Therefore, coconut sugar is certainly a better choice than white sugar. The presence of inulin fiber also means coconut sugar has a lower glycemic index rating than maple syrup.


Many “healthy” recipes use dates as a sweetener. But is this really a wise choice?

Sugar addiction expert Sarah Wilson points out that dates are composed of 30 percent fructose. And since they are dried with most of the water removed, the sugars are concentrated so it is much easier to consume lots of sugar without realizing it. There are a few minerals and some fiber in dates, but not enough to make up for the highly concentrated sugar (and fructose) content. 

It’s worth noting here that fructose is a problematic substance for the human body, since our gut doesn’t do very well digesting it, and the liver must do all of the processing. This is why high fructose corn syrup is such a big health issue.

Overall, dates should remain as a mindfully consumed occasional treat, but not a constantly and freely used sweetener.

Monk fruit

Monk fruit is a small, sweet melon grown in China. Although the fruit itself is probably harmless, the chemically extracted monk fruit sweeteners sold in North America are not.

You may have heard of a sweetening product made from monk fruit called Nectresse. Food manufacturers are eager to advertise when their product comes from natural sources, and unfortunately this labeling is enough to convince many consumers that it is a healthy product.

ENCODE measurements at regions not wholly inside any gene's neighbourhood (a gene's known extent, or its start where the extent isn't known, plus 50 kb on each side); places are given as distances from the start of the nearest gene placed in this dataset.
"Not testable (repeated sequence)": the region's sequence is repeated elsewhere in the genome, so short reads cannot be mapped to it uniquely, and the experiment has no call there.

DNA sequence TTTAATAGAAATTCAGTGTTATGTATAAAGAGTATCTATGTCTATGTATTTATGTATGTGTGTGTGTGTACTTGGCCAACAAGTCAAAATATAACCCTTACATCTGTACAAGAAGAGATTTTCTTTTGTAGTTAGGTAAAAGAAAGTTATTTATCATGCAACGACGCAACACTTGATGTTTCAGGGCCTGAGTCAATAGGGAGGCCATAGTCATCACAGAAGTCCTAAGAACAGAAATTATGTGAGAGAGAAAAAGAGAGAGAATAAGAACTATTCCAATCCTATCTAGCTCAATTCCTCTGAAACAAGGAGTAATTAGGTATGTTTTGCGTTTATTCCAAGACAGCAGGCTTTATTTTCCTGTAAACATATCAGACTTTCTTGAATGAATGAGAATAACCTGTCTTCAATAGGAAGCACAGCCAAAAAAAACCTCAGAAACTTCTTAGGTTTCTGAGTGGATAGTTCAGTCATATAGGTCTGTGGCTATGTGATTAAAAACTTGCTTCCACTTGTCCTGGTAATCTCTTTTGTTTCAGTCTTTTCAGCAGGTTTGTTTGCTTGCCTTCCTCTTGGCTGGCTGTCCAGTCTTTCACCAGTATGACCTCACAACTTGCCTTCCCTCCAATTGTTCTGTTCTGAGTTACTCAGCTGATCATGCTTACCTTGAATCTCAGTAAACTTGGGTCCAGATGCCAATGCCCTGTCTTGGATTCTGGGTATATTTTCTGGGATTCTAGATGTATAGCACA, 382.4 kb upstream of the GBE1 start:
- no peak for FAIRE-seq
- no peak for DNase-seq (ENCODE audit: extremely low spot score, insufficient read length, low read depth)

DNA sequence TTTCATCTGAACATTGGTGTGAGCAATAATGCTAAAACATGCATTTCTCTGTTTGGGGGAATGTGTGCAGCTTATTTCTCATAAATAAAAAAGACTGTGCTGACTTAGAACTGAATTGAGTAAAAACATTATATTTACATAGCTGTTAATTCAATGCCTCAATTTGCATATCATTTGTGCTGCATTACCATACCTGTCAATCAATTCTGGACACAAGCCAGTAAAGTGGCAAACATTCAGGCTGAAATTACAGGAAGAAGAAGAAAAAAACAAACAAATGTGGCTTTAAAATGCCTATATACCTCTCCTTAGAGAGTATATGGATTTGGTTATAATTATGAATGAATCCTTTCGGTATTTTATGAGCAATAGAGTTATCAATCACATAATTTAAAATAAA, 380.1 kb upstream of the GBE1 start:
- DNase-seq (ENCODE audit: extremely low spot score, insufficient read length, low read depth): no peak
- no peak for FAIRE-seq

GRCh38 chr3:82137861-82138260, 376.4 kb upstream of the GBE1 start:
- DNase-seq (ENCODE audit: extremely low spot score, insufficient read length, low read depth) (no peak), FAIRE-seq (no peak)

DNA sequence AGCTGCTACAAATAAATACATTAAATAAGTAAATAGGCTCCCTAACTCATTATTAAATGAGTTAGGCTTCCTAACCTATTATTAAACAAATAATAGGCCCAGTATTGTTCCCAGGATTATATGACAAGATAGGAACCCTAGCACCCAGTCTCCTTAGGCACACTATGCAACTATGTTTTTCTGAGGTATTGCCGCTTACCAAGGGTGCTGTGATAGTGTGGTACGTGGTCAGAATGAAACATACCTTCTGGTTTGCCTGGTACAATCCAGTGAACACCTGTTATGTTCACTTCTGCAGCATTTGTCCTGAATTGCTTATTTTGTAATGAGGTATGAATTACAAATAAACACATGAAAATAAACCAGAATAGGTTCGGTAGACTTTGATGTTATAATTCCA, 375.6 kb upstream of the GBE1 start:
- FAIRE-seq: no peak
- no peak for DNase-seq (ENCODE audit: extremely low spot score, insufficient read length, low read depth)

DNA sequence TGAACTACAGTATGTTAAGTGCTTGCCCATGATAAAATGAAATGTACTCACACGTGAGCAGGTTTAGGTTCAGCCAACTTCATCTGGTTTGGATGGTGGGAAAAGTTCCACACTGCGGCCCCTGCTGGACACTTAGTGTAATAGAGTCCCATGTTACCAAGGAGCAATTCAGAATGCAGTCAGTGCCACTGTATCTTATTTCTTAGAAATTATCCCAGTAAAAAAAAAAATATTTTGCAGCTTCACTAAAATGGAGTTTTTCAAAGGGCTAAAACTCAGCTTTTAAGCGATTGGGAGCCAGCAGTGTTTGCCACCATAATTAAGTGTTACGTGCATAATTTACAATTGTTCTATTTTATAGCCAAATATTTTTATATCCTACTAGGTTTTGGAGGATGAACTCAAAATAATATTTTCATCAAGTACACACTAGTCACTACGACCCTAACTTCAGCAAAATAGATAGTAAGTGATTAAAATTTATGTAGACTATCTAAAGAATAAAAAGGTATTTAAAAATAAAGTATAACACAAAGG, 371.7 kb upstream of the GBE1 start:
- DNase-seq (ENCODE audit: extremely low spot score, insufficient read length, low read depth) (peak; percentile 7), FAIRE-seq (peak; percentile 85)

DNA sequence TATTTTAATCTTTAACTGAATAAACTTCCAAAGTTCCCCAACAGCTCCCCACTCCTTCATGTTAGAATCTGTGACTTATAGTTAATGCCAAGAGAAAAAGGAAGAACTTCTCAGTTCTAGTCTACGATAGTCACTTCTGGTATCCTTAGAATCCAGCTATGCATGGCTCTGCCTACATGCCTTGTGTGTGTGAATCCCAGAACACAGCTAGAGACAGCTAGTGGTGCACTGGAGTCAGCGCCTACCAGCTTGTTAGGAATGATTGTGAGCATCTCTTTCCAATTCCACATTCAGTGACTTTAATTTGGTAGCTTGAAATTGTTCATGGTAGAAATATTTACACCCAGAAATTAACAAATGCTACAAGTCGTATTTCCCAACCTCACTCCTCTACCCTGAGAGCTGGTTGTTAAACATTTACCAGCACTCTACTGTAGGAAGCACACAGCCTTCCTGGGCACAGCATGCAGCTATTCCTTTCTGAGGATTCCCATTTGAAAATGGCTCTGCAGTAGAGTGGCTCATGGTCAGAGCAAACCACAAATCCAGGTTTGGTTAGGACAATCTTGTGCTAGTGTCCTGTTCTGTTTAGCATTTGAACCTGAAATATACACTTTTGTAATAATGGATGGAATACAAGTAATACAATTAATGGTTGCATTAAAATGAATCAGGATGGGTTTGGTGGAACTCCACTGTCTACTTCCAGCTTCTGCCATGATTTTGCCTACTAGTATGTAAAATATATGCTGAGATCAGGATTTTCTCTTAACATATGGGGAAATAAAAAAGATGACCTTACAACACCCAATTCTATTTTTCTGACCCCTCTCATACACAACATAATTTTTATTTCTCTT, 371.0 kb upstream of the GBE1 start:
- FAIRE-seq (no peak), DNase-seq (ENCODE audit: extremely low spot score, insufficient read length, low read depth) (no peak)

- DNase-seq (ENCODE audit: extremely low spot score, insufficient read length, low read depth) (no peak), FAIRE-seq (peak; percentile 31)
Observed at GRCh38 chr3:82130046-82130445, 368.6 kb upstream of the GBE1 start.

However, Nectresse is actually a highly processed and chemicalized version of the original fruit.

Raw honey

Honey is one of our favorite topics at The Alternative Daily, since we believe that it is one of nature’s most powerful superfoods. Unpasteurized honey contains a number of enzymes, antioxidants and minerals. It has antiviral, antibacterial and antifungal abilities, which means it is healing for the body both inside and out. 

While we believe that raw honey is a wonderful addition to any whole-food diet, its natural sugar content means that it should be limited to a few tablespoons per day at most. Those trying to lose weight should limit honey as well. 


Stevia is a naturally derived sweetener made from the dried leaves of a plant. While stevia has been used as a sweetener by South Americans for centuries, it’s important to note that historically they have only consumed the whole plant.

In contrast, stevia-based sweeteners, which have recently entered North American markets, are largely processed versions of the original. These products are associated with possible health concerns.